As a local musician myself, I’m always excited to see what other music Exeter Uni students are churning out. My band actually shared a bill with Lucius and Milo at Campus Bands’ Battle Of The Bands in the semi-final, and I remember very well their folk-rock energy (particularly Dom Ford’s furious percussive crescendos). It propelled them to victory that night – so how does an EP of their recorded music hold up by comparison?
Pretty darn well is the answer. For a first release, the mixes are superbly crisp and there’s a well-engineered balance between the instruments. Opener, Streets Of London, immediately establishes this quality, which then remains constant throughout. Whilst not a bad track at all, I found that track two had started before I got really excited. Though to be fair, I did, at this juncture, and with each track thereafter, get very excited… (to these ends then, they’ve definitely put Streets Of London in the most satisfying place, overall).
The Harvest is a dreamy, acoustic rock track that builds up toward a spectacularly drummed finish, with a lovely, meandering bass-line wriggling through its four-minutes. With its throaty croon and prominent piano parts, I’m reminded very much of the Beautiful South. When the track reaches its slowly built, explosive finish however, I’m thinking less of Paul Heaton and more of the epic-scale soft guitar-rock out there – Red House Painters, or Neil Young even. Muse has a similar feel, with much tighter bass and an equally propulsive crescendo (and some lovely-jubbly wah-wah in the middle) from one guitar effects fan to another Davide Scarpignato, a fond wave.
Alinon’s song-and-a-half structure gives us an almost uninviting slow introduction that finally gives way to a really great folk-rock track, with some fun lead guitar parts; they’re not mind-blowingly complex or anything, just melodically satisfying in that simple, Joey Santiago way. The vocal takes a bit of an alt-rock turn here too, as the falsetto blends folksy gentility with the convicted strain of a harder sound – like Jeff Buckley and Jeff Magnum attempting Pixies’ Silver together. My favourite part of the entire EP comes at the end of this track, as an unexpected key-change hurtles the listener into the full, 4AD alternative rock territory; think Cocteau Twins meets Mumford & Sons. I loved this song and, while it takes some time to get going, which may or may not be something worth working on for live performances, but that ending – stellar.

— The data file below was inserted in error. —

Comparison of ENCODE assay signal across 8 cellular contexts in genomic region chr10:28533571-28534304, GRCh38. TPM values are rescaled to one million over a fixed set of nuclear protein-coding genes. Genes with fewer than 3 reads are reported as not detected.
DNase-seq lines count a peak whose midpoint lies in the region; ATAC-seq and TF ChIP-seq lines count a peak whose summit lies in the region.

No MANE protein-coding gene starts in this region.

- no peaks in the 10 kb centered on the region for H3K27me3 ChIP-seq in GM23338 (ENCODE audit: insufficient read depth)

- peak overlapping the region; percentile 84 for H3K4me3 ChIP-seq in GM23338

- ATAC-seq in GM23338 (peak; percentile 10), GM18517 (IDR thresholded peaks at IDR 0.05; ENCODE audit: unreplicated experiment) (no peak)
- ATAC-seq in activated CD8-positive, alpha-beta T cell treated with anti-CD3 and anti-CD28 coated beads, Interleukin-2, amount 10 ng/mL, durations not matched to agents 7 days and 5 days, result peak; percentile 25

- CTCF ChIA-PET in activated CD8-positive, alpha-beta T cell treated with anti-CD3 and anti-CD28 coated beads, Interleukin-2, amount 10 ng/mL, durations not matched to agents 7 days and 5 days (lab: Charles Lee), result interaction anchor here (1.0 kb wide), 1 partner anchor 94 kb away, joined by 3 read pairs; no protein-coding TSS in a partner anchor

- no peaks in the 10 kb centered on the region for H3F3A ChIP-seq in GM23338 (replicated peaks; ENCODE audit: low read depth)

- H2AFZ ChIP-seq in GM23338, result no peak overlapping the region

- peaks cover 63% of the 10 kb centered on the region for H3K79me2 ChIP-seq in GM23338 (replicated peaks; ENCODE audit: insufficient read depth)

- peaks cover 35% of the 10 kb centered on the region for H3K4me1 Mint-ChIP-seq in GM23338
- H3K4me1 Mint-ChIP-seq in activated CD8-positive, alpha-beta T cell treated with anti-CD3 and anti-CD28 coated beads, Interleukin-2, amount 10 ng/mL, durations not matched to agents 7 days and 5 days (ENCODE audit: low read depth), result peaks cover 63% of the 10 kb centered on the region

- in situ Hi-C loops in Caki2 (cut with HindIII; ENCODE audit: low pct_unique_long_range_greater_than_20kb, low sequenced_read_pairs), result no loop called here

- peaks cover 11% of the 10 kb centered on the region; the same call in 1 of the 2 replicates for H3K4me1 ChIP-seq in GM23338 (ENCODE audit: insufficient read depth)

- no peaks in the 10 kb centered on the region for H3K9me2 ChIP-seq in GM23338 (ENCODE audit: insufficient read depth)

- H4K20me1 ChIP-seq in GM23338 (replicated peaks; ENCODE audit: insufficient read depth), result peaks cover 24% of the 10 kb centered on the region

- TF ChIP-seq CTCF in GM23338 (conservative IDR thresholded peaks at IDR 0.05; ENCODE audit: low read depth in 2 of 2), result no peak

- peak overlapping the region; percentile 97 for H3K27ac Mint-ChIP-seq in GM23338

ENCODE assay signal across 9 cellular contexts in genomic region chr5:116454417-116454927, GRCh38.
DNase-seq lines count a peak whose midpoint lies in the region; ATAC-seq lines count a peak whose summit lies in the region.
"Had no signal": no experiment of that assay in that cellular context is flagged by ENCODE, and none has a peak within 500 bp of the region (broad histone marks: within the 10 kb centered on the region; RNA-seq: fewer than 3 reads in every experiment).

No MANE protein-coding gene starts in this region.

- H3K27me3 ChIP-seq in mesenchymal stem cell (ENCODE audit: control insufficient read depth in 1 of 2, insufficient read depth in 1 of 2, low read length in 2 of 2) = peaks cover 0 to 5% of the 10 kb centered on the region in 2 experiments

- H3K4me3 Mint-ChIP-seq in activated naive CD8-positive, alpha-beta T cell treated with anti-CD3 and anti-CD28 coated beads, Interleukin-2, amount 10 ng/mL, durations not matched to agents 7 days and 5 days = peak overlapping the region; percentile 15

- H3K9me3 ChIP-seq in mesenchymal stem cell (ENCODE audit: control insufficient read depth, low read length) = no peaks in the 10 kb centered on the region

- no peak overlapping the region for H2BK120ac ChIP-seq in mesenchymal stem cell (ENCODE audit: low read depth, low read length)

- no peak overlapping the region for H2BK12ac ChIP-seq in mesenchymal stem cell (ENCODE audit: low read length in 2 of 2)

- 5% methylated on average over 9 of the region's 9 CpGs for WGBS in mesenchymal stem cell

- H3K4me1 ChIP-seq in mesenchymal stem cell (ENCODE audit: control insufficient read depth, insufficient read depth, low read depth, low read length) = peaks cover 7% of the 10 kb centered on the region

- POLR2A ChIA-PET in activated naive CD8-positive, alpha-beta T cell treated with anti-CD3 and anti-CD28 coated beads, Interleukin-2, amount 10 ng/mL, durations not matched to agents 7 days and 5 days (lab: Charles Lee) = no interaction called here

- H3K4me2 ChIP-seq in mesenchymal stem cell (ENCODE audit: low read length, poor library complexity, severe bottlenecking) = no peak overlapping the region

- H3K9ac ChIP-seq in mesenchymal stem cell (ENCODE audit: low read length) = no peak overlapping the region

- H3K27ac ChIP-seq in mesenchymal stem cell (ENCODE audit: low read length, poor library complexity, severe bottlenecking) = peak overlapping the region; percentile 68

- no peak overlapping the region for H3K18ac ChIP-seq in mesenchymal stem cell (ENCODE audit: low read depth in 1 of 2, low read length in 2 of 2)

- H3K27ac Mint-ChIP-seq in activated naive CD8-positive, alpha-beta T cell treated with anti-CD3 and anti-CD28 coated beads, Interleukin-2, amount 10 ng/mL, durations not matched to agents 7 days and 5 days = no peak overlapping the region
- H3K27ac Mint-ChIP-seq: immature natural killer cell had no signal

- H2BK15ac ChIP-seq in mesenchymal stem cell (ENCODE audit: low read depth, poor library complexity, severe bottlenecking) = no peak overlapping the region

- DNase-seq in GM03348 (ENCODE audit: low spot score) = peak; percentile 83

Pulse is my favourite song here – I’m glad they left it ‘til last. The energy sounds most inspired, most original and most genuine here; the band does, pardon the pun, really pulse here. The bass-line is brilliant, the vocal melody is catchy, the crystalline lead guitar sparkles and, as is by now routine, the ending is massive, a lion tamed by the consistently frenetic drumming of Dom Ford. As with everything on this EP, it’s obvious that Lucius and Milo are new to the studio – the exactness of their live contingent is a little looser and adherence to timing, less strict, but that’s not abnormal or even off-putting; purely a hallmark of the debut release.
If I had any other criticisms of this EP, they’d all be technical. Sometimes, the vocals get lost a little under swathes of guitars and drum-work, and similarly, the band’s tightness still has room to develop – but that’s all picky really, and it is the band’s first outing. For effort, 11⁄10 – it’s a very, very strong start to something that will hopefully be awesome. It’s also worth mentioning that however big the sound is here, this is a band that packs a significantly bigger punch live (which is to be expected from any great band, right?). So if you get the chance, make sure you actually see them play – in the flesh, those ramped-up finales are really something else.